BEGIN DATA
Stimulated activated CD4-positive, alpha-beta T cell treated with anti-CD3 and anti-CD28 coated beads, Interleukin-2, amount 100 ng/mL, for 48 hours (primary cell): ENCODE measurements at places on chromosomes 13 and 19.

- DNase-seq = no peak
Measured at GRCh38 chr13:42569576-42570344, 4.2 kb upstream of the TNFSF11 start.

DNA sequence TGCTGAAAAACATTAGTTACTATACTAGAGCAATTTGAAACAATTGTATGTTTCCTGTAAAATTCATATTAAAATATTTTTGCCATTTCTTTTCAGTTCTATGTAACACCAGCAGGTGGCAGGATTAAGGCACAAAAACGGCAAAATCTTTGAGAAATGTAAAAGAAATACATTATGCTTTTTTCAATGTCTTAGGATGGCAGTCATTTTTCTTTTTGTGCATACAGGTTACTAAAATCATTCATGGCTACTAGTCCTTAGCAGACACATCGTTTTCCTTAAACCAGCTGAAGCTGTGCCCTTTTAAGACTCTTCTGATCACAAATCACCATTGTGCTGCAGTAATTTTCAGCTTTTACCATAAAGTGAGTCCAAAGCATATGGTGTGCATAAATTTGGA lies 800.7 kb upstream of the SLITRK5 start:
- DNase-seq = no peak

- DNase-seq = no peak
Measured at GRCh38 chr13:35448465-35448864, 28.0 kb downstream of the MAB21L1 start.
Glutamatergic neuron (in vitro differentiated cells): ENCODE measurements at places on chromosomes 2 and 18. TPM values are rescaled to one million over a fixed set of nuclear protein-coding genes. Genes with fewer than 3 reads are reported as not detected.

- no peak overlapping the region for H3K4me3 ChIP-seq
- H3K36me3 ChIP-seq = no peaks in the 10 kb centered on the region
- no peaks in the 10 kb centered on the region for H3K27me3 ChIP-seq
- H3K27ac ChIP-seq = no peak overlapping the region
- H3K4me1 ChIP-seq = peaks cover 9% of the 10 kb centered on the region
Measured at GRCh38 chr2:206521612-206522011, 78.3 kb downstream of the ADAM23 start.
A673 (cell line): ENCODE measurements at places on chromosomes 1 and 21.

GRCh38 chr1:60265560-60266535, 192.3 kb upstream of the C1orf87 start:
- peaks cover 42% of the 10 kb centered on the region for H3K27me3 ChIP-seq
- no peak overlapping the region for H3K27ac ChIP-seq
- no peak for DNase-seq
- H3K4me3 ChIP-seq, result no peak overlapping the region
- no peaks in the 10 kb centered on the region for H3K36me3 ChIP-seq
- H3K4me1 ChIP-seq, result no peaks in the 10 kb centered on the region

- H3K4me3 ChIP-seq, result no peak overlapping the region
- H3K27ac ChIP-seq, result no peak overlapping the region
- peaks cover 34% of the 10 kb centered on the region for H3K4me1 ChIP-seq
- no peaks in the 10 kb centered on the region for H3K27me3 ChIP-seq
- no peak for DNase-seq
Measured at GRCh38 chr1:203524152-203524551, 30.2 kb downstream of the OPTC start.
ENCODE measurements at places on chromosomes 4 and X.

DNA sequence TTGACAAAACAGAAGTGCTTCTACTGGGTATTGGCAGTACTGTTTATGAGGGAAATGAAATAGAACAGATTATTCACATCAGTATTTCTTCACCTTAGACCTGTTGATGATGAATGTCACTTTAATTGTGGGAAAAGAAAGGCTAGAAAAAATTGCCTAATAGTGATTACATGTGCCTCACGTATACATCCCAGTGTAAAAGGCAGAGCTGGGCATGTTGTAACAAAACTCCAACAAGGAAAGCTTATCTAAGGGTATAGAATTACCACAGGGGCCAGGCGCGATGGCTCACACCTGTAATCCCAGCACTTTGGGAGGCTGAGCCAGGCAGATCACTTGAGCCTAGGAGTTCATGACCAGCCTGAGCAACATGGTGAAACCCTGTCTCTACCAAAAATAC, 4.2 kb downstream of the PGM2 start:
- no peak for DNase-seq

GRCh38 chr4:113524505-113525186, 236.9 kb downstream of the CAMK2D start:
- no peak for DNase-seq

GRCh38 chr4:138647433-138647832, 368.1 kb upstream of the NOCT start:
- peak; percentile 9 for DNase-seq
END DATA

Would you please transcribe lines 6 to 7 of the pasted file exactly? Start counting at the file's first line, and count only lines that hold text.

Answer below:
- DNase-seq = no peak
Measured at GRCh38 chr13:35448465-35448864, 28.0 kb downstream of the MAB21L1 start.